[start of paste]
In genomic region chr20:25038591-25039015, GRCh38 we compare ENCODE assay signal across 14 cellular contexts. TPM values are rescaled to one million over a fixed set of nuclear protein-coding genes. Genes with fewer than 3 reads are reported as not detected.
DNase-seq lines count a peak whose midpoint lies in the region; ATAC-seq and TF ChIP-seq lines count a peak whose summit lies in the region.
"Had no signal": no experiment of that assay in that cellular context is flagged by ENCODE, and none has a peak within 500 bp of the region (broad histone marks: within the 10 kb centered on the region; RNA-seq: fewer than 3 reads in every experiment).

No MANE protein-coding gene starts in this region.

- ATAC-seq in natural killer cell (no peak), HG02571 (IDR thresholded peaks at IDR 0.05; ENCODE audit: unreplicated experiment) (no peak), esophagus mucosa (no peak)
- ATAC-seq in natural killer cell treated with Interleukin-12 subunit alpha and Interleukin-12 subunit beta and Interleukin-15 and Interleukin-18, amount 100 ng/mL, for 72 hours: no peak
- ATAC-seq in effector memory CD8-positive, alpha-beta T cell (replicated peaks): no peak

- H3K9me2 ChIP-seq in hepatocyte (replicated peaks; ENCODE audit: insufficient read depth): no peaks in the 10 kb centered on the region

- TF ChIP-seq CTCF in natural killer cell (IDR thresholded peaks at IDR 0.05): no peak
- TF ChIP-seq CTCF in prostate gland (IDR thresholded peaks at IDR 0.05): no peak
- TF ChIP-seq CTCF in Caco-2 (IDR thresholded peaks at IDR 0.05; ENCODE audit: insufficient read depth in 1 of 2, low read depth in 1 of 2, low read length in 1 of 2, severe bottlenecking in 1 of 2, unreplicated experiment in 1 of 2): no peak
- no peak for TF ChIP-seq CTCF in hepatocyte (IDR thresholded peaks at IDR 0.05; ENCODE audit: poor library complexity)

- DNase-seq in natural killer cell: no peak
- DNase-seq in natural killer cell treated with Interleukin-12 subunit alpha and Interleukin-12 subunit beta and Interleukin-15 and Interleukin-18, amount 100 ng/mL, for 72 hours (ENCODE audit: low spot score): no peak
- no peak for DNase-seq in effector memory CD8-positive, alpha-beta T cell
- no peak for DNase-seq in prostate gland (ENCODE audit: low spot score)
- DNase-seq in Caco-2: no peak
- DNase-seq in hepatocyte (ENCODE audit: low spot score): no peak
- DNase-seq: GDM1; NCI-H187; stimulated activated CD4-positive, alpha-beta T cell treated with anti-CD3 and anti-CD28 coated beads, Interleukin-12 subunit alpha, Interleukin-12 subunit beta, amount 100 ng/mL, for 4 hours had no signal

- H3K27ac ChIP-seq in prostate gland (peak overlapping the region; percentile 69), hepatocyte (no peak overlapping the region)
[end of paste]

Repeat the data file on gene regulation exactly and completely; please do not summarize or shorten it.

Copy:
In genomic region chr20:25038591-25039015, GRCh38 we compare ENCODE assay signal across 14 cellular contexts. TPM values are rescaled to one million over a fixed set of nuclear protein-coding genes. Genes with fewer than 3 reads are reported as not detected.
DNase-seq lines count a peak whose midpoint lies in the region; ATAC-seq and TF ChIP-seq lines count a peak whose summit lies in the region.
"Had no signal": no experiment of that assay in that cellular context is flagged by ENCODE, and none has a peak within 500 bp of the region (broad histone marks: within the 10 kb centered on the region; RNA-seq: fewer than 3 reads in every experiment).

No MANE protein-coding gene starts in this region.

- ATAC-seq in natural killer cell (no peak), HG02571 (IDR thresholded peaks at IDR 0.05; ENCODE audit: unreplicated experiment) (no peak), esophagus mucosa (no peak)
- ATAC-seq in natural killer cell treated with Interleukin-12 subunit alpha and Interleukin-12 subunit beta and Interleukin-15 and Interleukin-18, amount 100 ng/mL, for 72 hours: no peak
- ATAC-seq in effector memory CD8-positive, alpha-beta T cell (replicated peaks): no peak

- H3K9me2 ChIP-seq in hepatocyte (replicated peaks; ENCODE audit: insufficient read depth): no peaks in the 10 kb centered on the region

- TF ChIP-seq CTCF in natural killer cell (IDR thresholded peaks at IDR 0.05): no peak
- TF ChIP-seq CTCF in prostate gland (IDR thresholded peaks at IDR 0.05): no peak
- TF ChIP-seq CTCF in Caco-2 (IDR thresholded peaks at IDR 0.05; ENCODE audit: insufficient read depth in 1 of 2, low read depth in 1 of 2, low read length in 1 of 2, severe bottlenecking in 1 of 2, unreplicated experiment in 1 of 2): no peak
- no peak for TF ChIP-seq CTCF in hepatocyte (IDR thresholded peaks at IDR 0.05; ENCODE audit: poor library complexity)

- DNase-seq in natural killer cell: no peak
- DNase-seq in natural killer cell treated with Interleukin-12 subunit alpha and Interleukin-12 subunit beta and Interleukin-15 and Interleukin-18, amount 100 ng/mL, for 72 hours (ENCODE audit: low spot score): no peak
- no peak for DNase-seq in effector memory CD8-positive, alpha-beta T cell
- no peak for DNase-seq in prostate gland (ENCODE audit: low spot score)
- DNase-seq in Caco-2: no peak
- DNase-seq in hepatocyte (ENCODE audit: low spot score): no peak
- DNase-seq: GDM1; NCI-H187; stimulated activated CD4-positive, alpha-beta T cell treated with anti-CD3 and anti-CD28 coated beads, Interleukin-12 subunit alpha, Interleukin-12 subunit beta, amount 100 ng/mL, for 4 hours had no signal

- H3K27ac ChIP-seq in prostate gland (peak overlapping the region; percentile 69), hepatocyte (no peak overlapping the region)